Manuel said the festival will include performances by guitarist Steve Salerno, trombone player Ray Anderson, accordion player Rich Dimino, the Eddie Balsamo Quartet and more. In addition to appearing at The Jazz Loft and The Ward Melville Heritage Organization’s Educational & Cultural Center, the musicians will play at Pentimento, Sweet Mama’s Family Restaurant, Lakeside Emotions Wine & Spirits and Three Village Inn.

Hahn hopes once jazz lovers visit Stony Brook for the festival, they’ll want to come back in the future to the shops and restaurants, and more Long Islanders will become familiar with The Jazz Loft and Manuel.

“I grew up in Stony Brook village so seeing what Tommy was able to do with The Jazz Loft — I know it’s been good for the village,” Hahn said.

Gloria Rocchio, president of WMHO, said she enjoys working with Manuel on projects and believes the festival will be good for the village.

“We do things with Tom all the time, and this is just another extension of how we collaborative so well together,” Rocchio said.

The WMHO president said on the night of March 28, barring no weather setbacks, there will be plenty of different things for visitors to do and see.

“People can actually stroll from one location to the other,” she said.

Manuel considers Stony Brook village a hidden gem, and said he believes collaborations like this festival bring out the best of what the area can offer.

“I hope that this event introduces people to our town that will not only enjoy it, but will come back again and again to experience all we have to offer,” Manuel said. “I am thrilled that Legislator Hahn has reached out to collaborate with The Jazz Loft, and that we can bring live jazz into so many of our restaurants and businesses.”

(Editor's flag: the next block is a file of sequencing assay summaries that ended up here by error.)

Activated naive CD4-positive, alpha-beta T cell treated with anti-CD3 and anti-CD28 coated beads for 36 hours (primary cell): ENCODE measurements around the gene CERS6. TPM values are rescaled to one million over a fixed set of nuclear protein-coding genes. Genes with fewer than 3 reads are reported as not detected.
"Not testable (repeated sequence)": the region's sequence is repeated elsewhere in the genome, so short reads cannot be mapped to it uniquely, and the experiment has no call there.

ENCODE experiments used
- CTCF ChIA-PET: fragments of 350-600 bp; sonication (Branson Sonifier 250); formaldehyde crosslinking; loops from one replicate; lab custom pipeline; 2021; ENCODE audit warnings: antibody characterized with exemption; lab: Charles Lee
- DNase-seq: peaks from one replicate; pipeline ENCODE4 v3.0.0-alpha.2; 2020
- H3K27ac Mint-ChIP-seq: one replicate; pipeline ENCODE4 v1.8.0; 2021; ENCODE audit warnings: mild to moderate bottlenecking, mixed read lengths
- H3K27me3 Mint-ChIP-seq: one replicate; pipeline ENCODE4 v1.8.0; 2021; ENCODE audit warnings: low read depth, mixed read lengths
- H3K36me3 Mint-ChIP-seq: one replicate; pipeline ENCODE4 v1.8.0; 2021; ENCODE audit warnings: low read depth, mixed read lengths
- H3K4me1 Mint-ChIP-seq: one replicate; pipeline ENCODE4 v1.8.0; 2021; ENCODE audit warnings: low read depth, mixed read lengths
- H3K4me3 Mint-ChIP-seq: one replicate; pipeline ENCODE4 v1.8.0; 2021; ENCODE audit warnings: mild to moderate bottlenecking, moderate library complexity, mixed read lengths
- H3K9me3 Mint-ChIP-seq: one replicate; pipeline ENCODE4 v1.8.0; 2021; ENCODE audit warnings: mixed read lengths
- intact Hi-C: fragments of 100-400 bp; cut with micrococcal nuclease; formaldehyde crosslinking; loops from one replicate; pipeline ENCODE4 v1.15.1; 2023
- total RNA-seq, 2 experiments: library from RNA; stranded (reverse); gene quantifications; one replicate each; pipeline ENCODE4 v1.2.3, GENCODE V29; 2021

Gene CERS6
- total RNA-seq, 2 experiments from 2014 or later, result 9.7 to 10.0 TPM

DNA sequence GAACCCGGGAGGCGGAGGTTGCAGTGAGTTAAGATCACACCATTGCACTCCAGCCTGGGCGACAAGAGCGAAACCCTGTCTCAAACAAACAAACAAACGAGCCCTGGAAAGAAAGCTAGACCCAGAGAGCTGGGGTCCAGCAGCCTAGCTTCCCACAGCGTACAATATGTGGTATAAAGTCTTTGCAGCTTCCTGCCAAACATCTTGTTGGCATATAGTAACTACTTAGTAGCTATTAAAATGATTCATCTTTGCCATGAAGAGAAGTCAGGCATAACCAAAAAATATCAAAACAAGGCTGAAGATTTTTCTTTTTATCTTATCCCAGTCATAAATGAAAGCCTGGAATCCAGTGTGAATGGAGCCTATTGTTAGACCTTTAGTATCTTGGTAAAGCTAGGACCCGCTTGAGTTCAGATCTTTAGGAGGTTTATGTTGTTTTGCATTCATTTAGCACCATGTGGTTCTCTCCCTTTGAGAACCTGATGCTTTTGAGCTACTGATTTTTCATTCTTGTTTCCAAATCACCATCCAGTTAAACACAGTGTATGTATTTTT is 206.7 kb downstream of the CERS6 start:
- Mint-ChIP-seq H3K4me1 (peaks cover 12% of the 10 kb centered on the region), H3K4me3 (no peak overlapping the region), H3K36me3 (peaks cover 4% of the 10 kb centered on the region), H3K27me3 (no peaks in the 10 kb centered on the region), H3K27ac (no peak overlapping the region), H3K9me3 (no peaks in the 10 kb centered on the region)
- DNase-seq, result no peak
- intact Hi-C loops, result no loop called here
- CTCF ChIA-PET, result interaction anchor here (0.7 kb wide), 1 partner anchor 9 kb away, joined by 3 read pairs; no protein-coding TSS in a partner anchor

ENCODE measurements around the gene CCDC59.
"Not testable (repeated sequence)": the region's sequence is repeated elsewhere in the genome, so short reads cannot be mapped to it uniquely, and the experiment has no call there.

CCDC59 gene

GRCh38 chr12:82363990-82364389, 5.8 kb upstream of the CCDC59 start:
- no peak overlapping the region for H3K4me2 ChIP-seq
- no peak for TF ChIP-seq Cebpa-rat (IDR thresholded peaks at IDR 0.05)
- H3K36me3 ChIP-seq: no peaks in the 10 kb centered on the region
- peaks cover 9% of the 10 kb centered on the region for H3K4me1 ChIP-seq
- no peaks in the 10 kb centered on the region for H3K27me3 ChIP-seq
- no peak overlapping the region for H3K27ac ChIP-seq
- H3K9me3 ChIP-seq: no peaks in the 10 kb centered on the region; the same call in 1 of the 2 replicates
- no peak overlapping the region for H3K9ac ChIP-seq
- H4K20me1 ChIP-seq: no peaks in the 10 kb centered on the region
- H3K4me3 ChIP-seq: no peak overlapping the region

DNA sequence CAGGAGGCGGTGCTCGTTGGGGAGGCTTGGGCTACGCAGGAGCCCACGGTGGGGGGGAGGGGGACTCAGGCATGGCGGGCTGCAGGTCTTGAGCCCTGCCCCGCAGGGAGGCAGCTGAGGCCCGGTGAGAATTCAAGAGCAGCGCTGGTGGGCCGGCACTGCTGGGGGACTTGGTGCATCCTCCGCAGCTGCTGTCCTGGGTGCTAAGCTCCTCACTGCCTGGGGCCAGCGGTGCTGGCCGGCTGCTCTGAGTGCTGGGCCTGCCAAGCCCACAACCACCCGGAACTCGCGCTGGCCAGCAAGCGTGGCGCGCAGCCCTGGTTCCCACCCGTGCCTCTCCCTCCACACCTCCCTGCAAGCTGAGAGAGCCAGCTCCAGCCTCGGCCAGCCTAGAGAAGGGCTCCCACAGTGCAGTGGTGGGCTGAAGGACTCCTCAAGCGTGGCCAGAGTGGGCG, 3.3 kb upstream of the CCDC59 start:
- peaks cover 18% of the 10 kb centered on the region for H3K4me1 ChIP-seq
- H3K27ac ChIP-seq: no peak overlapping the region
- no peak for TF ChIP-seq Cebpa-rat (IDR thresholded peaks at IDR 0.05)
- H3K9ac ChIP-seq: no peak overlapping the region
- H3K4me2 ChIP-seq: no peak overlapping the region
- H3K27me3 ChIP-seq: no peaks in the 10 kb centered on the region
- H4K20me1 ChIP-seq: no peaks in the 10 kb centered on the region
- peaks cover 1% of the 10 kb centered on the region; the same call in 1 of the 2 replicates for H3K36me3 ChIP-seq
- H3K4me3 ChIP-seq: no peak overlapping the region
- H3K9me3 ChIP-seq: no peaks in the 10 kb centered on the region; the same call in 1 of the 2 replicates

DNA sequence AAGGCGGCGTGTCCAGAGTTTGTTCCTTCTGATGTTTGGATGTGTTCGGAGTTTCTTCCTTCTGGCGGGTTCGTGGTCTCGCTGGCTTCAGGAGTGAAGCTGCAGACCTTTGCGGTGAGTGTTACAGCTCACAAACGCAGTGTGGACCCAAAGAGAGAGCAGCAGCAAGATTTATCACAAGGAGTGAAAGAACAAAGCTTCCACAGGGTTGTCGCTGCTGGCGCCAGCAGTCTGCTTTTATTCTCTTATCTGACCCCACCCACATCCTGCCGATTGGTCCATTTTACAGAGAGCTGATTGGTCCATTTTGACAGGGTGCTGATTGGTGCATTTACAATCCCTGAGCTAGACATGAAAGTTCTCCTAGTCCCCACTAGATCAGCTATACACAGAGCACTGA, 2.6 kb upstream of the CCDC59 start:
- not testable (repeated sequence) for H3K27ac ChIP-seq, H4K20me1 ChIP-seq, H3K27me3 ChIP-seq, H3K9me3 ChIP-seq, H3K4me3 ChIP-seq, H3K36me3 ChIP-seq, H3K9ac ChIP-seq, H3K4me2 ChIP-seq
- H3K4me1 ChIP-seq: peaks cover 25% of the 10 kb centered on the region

For more information on Swing into Spring!, visit www.thejazzloft.org or www.stonybrookvillage.com.

A home on Stony Brook Road was condemned after the Town of Brookhaven found the homeowner had the garage and basement illegally converted into apartments that housed Stony Brook University students. Photo from Town of Brookhaven

Town of Brookhaven Supervisor Ed Romaine (R) had a warning for unscrupulous landlords who illegally turn residential homes into rooming houses.

“Don’t do it,” Romaine said. “We’re coming for you.”

One landlord found that Sept. 8 statement to be true March 9 when the Town of Brookhaven Law Department condemned a house at 1423 Stony Brook Road in Stony Brook, where eight people were sharing the home, according to a press release from the Town of Brookhaven. Seven of the residents were found to be students of Stony Brook University. The landlord of the ranch-style house that had been unlawfully converted to include living space in the garage and basement was not named by the town.

“This was one of the worst cases of illegal student housing that we have seen in the Stony Brook area,” Romaine said in a statement. “Off-campus housing that is not in compliance with town building and fire codes threatens the health and safety of the students who reside there and the neighbors who live nearby.”